Discussion and conclusion

Pregnancy has some strong effects on the function of immune system, which is closely associated with the risk for malignancy. Several cases of lymphoma after delivery have been reported, most of which were of Hodgkin lymphoma or B cell lymphoma (Table 1). To our knowledge, there are no report of autopsy case of PTCL that occurred in the puerperal period.
Table 1

The clinical characteristics of patients with lymphoma after delivery

 

Age (years)

Time

Lesion

Disease

[1]

30

During lactation

Bilateral breast

B cell lymphoma

[2]

23

During lactation

Bilateral breast

Burkitt lymphoma

[3]

34

Postpartum

Bilateral breast

Burkitt lymphoma

[4]

Unknown (5 case reports)

During lactation

unknown

Burkitt lymphoma

[5]

Unknown (12 case reports)

Within first 6 months after last delivery

unknown

Hodgkin’s disease

[6]

32

3 months after delivery

Neck, Axilla

ALCL (primary diagnosis)

PTCL (recurrent tumor)

Our case

32

4 days after delivery

Heart, Lung, Liver, Spleen, Pancreas, Kidney, Breast, Adrenal gland Esophagus, Stomach, Intestine, Gallbladder, Urinary bladder, Trachea, Thymus, Diaphragm, Peritoneum, Greater omentum, Aorta, Inferior vena cava Bone, Skin, Uterus, Uterine appendages, Lymph nodes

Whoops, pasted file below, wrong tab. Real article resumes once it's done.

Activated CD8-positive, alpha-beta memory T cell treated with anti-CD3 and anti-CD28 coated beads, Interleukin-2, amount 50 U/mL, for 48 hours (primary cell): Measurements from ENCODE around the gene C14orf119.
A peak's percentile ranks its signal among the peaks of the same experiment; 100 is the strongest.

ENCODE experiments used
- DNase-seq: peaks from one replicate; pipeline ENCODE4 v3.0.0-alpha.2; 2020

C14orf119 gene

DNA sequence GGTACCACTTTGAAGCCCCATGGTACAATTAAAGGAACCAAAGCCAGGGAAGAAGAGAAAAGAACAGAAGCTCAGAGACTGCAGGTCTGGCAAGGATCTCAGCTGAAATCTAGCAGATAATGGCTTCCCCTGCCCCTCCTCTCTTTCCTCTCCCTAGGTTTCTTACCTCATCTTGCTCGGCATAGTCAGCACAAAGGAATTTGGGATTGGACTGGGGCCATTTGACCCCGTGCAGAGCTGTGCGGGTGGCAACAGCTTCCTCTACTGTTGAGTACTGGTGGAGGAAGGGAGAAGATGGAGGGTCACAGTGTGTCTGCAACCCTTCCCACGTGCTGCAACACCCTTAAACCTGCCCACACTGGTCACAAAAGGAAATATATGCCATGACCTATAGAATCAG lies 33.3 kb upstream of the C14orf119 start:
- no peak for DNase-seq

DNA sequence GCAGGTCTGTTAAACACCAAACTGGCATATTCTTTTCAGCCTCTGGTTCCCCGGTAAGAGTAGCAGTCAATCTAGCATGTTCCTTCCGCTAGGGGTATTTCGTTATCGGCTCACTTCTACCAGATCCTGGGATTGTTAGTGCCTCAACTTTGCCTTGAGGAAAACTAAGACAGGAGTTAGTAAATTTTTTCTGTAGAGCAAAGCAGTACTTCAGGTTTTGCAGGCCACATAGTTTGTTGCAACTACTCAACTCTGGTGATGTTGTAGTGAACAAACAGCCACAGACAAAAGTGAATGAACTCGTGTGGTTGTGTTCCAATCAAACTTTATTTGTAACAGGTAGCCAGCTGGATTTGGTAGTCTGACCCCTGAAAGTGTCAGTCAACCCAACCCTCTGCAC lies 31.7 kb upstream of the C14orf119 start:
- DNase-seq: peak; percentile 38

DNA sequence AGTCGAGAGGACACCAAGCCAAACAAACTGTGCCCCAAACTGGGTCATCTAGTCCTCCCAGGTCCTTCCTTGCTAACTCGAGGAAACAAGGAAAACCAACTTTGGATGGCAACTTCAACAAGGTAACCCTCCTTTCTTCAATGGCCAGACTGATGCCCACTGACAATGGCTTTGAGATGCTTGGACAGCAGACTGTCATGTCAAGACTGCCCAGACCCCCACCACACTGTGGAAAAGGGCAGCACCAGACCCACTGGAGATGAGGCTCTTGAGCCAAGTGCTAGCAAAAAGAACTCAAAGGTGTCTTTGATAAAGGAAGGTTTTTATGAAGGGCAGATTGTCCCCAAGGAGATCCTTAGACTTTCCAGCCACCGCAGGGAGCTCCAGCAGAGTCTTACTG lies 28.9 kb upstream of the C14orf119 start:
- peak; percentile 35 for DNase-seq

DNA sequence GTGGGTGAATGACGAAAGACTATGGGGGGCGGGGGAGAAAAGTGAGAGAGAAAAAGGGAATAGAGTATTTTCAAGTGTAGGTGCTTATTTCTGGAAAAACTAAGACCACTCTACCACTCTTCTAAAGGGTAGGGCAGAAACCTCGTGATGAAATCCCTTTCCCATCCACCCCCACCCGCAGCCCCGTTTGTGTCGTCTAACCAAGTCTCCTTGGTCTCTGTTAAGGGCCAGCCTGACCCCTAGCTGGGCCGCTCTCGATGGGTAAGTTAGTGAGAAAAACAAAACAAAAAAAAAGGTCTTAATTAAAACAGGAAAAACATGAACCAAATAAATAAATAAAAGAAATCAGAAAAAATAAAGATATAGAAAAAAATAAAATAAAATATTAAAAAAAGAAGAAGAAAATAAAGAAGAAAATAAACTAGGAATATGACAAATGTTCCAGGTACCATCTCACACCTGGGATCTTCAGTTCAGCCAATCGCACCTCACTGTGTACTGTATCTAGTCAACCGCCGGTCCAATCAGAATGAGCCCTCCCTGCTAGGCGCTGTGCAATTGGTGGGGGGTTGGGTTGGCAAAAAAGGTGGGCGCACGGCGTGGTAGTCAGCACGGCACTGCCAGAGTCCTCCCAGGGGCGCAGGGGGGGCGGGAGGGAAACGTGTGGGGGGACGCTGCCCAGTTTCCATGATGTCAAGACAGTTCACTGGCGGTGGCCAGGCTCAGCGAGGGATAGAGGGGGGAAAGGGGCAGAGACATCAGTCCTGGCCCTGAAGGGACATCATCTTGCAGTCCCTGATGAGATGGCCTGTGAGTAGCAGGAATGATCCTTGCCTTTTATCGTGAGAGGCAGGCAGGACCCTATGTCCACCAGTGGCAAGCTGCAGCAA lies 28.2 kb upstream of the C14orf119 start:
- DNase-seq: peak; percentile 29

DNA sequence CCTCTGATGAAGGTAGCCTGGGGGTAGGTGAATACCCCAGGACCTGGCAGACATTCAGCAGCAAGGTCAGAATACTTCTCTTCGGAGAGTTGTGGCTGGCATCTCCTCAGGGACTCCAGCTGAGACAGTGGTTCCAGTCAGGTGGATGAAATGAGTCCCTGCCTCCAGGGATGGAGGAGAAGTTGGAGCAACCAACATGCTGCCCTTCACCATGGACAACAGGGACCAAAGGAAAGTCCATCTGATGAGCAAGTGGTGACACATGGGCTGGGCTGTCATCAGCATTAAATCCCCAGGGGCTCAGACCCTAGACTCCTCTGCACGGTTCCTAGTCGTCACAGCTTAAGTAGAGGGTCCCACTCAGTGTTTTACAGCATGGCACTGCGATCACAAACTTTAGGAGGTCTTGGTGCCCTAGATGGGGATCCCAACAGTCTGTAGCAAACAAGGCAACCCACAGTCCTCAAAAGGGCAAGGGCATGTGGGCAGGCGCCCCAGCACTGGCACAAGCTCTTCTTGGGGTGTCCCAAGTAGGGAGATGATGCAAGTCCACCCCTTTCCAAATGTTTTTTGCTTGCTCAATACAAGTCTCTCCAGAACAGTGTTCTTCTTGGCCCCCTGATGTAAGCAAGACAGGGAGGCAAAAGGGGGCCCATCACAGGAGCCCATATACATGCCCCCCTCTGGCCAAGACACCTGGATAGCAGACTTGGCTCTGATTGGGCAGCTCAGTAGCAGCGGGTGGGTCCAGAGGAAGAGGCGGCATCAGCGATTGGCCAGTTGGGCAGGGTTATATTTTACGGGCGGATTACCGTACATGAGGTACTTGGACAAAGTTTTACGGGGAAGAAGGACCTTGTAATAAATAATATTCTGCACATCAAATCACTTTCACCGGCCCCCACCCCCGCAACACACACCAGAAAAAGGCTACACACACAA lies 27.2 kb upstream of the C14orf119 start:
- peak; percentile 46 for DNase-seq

PTCL

T helper 2 (Th2) dominancy and some immunoregulatory molecules are very important for achieving a successful pregnancy [7]. Th1 and Th2 cells are subsets of CD4-positive T cells. Th1 cells induce cytotoxic and inflammatory reactions which are mediated by some cytokines such as interleukin 2 (IL-2), interferon γ (IFN-γ), tumor necrosis factor β (TNF-β) and IL-12, while Th2 cells secrete IL-4, IL-5, IL-6, IL-9 and IL-10, which are associated with B cell antibody production. Th1-oriented response inhibit Th2-oriented response and vice versa. A study suggested that CD8-positive T cells, which secrete the Th1-type cytokines, were associated with pregnancy loss. Pregnancy is a Th2 dominant situation (Fig. 3). A strong Th2-type reaction tends to suppress Th1-type responses and prevent loss of pregnancy. Furthermore, the expression of some immunoregulatory molecules, such as progesterone-induced blocking factor (PIBF), placental suppressor factor and trophoblast cell-derived factor, which can suppress lymphocyte proliferation, increases during pregnancy (Fig. 3).